Michelle Obama hails servicemembers and families in Vicenza
By NANCY MONTGOMERY | STARS AND STRIPES Published: June 19, 2015
VICENZA, Italy — Before Michelle Obama told military families stationed in this small northern Italian city how much she loved and admired them, she took a moment Friday to speak to the grief and tragedy of the killings of nine people in a Charleston, S.C., church.
“As my husband said yesterday, simply saying our thoughts and prayers are with the victims and community of Charleston does not convey the heartache we all feel,” Obama said, of the attack Wednesday in a historic black church.
“There is something particularly horrifying about something that happens so senseless in a house of worship,” she said, and she has hope “that tragedies like these will come to an end.”
She said she found hope in servicemembers and military families, “and that’s why I’m here today. To thank you all. To thank every single one of you.”
Obama told the hundreds of troops and their families gathered to see her that she was committed to promoting their cause. “I want to tell all Americans that the service of families like yours never stops. You are the most heroic, patriotic and strong families our country has to offer.”
The first lady has emphasized the importance of supporting military families for years. In 2011, she and Jill Biden, Vice President Joe Biden’s wife, announced Joining Forces, a program to help veterans and military spouses connect with the resources and training they need to find jobs.
Obama’s trip to U.S. Army Garrison Vicenza was, as far as anyone knows, the first time a first lady had visited the base since Americans took up residence after World War II. The visit took place at the Villaggio housing area near Caserma Ederle.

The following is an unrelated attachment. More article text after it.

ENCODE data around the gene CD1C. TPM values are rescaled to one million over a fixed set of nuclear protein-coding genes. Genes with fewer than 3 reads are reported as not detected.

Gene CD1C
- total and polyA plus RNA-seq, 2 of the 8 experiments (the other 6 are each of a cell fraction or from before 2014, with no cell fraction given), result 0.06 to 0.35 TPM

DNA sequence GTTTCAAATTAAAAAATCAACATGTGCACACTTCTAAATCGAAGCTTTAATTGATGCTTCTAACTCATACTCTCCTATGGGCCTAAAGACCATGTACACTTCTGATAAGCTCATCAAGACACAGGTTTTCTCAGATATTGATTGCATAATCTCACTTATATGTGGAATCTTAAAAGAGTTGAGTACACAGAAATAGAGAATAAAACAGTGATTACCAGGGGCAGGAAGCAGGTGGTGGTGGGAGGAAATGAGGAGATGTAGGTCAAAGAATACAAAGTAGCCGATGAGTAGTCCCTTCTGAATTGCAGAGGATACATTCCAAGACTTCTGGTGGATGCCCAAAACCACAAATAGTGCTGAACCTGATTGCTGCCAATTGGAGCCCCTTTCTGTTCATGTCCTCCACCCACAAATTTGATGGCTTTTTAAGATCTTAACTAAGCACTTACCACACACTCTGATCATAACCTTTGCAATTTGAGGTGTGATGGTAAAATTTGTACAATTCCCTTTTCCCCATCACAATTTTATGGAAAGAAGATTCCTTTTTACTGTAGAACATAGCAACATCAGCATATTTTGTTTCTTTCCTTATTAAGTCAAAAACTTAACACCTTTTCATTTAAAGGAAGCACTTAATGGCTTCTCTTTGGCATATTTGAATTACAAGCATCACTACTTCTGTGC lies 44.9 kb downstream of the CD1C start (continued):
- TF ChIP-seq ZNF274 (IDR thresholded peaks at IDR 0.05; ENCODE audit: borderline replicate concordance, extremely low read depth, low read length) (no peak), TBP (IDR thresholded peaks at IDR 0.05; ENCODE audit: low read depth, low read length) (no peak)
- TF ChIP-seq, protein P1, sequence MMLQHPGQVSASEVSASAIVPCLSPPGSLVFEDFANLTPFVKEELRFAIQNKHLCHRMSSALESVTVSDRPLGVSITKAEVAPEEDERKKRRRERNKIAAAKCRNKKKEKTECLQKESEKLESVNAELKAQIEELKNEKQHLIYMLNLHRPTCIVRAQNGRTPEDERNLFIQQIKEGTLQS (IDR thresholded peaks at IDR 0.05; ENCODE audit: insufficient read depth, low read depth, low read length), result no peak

She mentioned the difficulty of living overseas, heightened when a servicemember deploys. “When one of your kids has a fever, you have to work through a translator at the hospital,” she said. “And your loved ones can be whisked away on very short notice.”
Her welcome was warm, with people repeatedly shouting out, “We love you!” during her 15-minute speech. “I love you more,” she replied on one such instance. “I really do. It moves me to see you all looking so good and being so happy.”
After her remarks, Obama moved among the crowd, shaking hands and chatting.
“She shook my hand,” said an excited Camille Qetlah, a Vicenza High School junior. “She just said, ‘Thanks for everything.’ She’s beautiful.”
Pablo Caballero’s 4-year-old daughter, riding on his shoulders, also shook the first lady’s hand, her father said. He and his wife, carrying their new baby, were hoping to give the first lady a present: baptism favors wrapped in pale blue paper.
Next, Obama, along with her teenage daughters, her mother, a niece and several soldiers, served up ice cream and sprinkles to a long line of children, many of whom then moved to a school gym for story time. Sasha and Malia Obama read, followed by their mother, and Col. Robert Menist, garrison commander, who read the part of the monster in “Don’t Play with Your Food.”
The final event was a surprise baby shower for 23 expectant mothers, who knew they’d be meeting with the first lady but did not know there would be a room full of baby strollers, baby and maternity clothes, expensive jewelry and cosmetics, as well as fashion advisers and stylists.
That event was sponsored by Operation Shower and GLAM4GOOD.
Some of the women had asked to discuss with Obama their concerns about delivering their babies in the local Italian hospital, which some Americans have found unresponsive to their needs. The garrison for years had a birthing center that allowed Vicenza women to deliver their babies on base. But the center closed a year ago; officials blamed funding cuts.
The visit was part of a trip that took the first lady and family to London and Milan for a mix of official events and sightseeing. They were scheduled to go next to Venice, where no official duties were planned.